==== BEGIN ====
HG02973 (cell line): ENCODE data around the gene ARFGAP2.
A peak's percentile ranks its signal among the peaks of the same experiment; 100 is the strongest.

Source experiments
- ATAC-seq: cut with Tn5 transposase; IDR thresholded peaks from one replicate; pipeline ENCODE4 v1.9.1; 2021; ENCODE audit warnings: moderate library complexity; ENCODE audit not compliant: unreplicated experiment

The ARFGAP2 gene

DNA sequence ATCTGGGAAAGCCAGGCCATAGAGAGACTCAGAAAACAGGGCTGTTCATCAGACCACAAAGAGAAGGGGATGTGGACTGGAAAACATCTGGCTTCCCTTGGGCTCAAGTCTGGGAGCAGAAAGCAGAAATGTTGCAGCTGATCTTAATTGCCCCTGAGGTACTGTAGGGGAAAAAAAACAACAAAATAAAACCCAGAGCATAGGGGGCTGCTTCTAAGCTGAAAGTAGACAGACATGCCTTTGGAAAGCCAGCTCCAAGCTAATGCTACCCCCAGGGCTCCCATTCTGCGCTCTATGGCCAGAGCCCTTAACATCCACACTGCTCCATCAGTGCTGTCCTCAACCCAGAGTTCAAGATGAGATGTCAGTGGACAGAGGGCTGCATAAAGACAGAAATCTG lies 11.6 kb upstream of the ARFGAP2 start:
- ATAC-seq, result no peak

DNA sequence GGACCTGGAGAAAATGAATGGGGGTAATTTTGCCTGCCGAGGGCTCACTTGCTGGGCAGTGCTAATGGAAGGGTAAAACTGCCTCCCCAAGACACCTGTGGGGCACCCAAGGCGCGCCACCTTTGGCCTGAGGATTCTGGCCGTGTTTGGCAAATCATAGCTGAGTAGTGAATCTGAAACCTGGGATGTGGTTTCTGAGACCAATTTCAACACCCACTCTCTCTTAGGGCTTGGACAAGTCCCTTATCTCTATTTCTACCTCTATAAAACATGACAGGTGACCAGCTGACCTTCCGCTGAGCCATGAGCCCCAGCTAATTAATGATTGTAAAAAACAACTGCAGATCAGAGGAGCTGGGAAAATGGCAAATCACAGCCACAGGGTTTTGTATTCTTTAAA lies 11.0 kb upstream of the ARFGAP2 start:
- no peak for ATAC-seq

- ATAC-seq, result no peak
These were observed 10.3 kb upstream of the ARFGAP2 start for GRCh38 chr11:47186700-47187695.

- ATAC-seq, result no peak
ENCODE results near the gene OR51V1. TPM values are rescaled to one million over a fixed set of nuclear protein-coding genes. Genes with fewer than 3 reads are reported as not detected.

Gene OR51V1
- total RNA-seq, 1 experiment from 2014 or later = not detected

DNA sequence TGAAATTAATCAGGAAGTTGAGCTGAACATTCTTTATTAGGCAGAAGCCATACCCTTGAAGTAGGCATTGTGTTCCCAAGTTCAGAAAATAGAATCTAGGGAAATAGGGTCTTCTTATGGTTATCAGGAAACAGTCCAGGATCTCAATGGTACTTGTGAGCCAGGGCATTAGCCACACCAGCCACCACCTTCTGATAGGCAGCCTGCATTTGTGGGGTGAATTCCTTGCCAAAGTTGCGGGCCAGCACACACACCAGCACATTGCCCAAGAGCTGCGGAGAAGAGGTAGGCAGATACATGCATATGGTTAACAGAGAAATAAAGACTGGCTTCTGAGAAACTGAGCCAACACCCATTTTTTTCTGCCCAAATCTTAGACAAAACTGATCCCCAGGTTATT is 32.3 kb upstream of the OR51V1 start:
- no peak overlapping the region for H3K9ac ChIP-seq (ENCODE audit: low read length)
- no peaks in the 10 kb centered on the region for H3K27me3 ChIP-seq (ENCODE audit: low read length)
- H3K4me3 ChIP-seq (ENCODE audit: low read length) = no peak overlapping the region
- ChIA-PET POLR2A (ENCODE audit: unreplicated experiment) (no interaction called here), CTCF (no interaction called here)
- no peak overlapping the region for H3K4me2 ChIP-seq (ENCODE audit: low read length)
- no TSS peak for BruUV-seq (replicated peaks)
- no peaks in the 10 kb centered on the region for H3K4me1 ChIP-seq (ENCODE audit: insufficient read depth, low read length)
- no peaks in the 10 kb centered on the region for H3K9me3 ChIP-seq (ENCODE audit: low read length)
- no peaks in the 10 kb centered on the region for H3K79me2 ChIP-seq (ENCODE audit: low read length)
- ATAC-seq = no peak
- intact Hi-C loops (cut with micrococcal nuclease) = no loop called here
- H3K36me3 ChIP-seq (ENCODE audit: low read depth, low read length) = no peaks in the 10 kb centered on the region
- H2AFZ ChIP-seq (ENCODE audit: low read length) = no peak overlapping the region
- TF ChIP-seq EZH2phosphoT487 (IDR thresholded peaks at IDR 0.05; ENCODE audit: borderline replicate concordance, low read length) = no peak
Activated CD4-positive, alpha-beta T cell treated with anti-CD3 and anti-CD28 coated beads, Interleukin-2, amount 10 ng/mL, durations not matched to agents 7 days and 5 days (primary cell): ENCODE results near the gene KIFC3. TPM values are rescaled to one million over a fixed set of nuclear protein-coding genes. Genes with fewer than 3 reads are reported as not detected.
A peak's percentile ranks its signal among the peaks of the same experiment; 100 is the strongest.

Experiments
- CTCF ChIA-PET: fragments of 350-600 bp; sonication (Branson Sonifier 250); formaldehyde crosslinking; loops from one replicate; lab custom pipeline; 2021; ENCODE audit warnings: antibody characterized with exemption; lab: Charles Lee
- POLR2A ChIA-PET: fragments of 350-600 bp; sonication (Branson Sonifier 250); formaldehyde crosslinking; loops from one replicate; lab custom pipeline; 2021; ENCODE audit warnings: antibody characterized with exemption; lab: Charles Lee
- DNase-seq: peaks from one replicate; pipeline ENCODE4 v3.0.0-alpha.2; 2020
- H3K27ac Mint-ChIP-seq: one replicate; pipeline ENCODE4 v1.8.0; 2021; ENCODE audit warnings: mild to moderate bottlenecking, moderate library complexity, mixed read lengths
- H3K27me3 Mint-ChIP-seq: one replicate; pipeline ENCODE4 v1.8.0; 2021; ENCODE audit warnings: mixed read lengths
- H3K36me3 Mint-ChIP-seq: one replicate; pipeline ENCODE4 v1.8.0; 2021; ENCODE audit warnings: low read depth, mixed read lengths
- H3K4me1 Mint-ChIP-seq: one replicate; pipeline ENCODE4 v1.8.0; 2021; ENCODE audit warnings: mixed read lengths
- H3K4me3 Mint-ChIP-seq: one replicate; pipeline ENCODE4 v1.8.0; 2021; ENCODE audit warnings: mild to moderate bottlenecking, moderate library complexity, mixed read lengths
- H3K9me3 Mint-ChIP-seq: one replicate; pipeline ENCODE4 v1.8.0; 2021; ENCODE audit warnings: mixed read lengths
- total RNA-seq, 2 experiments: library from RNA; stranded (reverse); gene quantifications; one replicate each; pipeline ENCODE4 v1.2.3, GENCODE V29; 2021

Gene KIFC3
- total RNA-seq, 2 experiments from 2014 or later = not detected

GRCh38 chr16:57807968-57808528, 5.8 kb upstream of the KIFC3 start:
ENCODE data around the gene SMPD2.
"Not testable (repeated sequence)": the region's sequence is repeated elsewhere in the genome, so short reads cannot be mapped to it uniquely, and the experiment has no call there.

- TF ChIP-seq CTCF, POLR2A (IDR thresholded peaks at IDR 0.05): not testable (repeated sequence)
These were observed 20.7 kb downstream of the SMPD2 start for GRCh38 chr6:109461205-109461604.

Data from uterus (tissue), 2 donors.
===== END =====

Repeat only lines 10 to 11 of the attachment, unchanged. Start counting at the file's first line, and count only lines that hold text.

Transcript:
- ATAC-seq, result no peak
These were observed 10.3 kb upstream of the ARFGAP2 start for GRCh38 chr11:47186700-47187695.